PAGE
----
the old time, but afterwards the hiding-places of the Christians. These ghastly passages have been explored for twenty miles ; and form a chain of labyrinths, sixty miles in circumference.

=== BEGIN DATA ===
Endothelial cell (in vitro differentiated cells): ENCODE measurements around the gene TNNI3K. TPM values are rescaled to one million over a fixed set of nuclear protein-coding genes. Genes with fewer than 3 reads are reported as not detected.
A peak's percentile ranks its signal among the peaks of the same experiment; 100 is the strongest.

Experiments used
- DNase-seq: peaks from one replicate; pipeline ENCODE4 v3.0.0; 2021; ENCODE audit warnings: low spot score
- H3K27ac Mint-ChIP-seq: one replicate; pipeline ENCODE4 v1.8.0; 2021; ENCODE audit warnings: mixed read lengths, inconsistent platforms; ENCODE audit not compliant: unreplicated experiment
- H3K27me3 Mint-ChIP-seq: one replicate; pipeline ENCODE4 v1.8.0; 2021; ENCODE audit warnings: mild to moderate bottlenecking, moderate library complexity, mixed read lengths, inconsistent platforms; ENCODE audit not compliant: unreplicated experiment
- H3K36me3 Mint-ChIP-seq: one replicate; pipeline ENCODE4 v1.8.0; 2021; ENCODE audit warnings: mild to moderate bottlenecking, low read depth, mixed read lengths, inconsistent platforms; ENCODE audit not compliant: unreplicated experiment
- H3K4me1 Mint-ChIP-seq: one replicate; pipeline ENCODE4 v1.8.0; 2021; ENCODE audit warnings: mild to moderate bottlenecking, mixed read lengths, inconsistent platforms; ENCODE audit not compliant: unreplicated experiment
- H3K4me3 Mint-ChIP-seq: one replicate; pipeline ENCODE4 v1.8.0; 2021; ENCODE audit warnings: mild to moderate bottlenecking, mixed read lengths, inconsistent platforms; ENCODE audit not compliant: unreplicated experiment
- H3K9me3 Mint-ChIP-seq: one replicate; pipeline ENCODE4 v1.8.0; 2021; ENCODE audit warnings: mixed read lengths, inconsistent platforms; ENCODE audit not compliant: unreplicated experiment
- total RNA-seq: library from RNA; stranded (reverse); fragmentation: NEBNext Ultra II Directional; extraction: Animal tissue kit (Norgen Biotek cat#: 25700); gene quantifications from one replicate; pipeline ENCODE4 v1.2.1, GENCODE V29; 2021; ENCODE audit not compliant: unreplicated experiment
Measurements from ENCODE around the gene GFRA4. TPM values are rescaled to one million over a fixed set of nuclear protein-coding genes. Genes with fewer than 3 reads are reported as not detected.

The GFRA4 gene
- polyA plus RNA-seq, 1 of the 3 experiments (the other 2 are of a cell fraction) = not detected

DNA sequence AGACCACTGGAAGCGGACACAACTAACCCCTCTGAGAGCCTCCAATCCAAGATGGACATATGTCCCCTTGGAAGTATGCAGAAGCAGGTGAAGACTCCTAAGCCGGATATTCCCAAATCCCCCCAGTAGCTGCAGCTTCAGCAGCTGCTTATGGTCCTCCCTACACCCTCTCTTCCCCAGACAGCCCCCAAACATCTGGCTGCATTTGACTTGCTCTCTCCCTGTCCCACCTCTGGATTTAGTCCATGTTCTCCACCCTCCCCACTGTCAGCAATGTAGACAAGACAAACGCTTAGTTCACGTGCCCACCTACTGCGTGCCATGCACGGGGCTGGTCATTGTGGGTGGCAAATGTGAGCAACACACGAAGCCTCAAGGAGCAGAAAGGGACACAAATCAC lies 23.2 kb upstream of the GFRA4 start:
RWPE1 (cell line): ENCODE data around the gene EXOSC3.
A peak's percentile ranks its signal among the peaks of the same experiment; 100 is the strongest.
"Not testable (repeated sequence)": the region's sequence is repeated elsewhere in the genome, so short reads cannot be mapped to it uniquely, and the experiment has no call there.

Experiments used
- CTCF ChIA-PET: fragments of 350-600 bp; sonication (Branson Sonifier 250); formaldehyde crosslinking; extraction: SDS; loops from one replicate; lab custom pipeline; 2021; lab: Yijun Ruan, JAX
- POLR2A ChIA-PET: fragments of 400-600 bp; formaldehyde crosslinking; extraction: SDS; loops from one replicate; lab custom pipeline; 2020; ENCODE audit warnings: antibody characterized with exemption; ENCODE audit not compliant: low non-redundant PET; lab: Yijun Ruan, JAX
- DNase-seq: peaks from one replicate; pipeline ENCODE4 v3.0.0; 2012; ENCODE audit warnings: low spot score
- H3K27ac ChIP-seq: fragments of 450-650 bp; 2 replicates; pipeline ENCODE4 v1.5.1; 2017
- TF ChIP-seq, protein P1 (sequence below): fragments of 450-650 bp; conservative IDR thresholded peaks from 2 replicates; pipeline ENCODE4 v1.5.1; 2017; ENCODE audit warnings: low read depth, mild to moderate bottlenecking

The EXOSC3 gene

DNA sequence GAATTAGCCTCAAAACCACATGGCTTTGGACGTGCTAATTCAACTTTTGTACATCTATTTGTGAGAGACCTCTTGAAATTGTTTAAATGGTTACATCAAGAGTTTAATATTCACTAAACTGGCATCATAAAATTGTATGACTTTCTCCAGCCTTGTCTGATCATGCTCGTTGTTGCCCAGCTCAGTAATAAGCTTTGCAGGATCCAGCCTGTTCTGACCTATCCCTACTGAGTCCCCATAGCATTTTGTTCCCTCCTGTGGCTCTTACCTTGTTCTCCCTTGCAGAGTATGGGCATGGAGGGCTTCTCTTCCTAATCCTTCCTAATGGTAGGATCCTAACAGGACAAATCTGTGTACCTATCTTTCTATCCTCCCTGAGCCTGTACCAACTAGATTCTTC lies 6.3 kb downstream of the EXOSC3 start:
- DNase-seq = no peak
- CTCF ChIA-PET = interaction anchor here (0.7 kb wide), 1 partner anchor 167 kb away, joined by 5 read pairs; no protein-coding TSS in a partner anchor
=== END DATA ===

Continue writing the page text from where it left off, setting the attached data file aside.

A gaunt Franciscan friar, with a wild bright eye, was our only guide, down into this profound and dreadful place. The narrow ways and openings hither and thither, coupled with the dead and heavy air, soon blotted out, in all of us, any recollection of the track by which we had come; and I could not help thinking, "Good Heaven, if, in a sudden fit of madness he should dash the torches out, or if he should be seized with a fit, what would become of us! "On we wandered, among martyrs' graves: passing great subterranean vaulted roads, diverging in all directions, and choked up with heaps of stones, that thieves and murderers may not take refuge there, and form a population under Rome, even worse than that which lives between it and the sun. Graves, graves, graves; graves of men, of women, of their little children, who ran crying to the persecutors, "We are Christians! We are Christians!" that they might be murdered with their parents; Graves with the palm of martyrdom roughly cut into their stone boundaries, and little niches, made to hold a vessel of the martyrs' blood; Graves of some who lived down here, for years together, ministering to the rest, and preaching truth, and hope, and comfort, from the rude altars, that bear witness to then fortitude at this hour; more roomy graves, but far more terrible,where hundreds, being surprised, were hemmed in and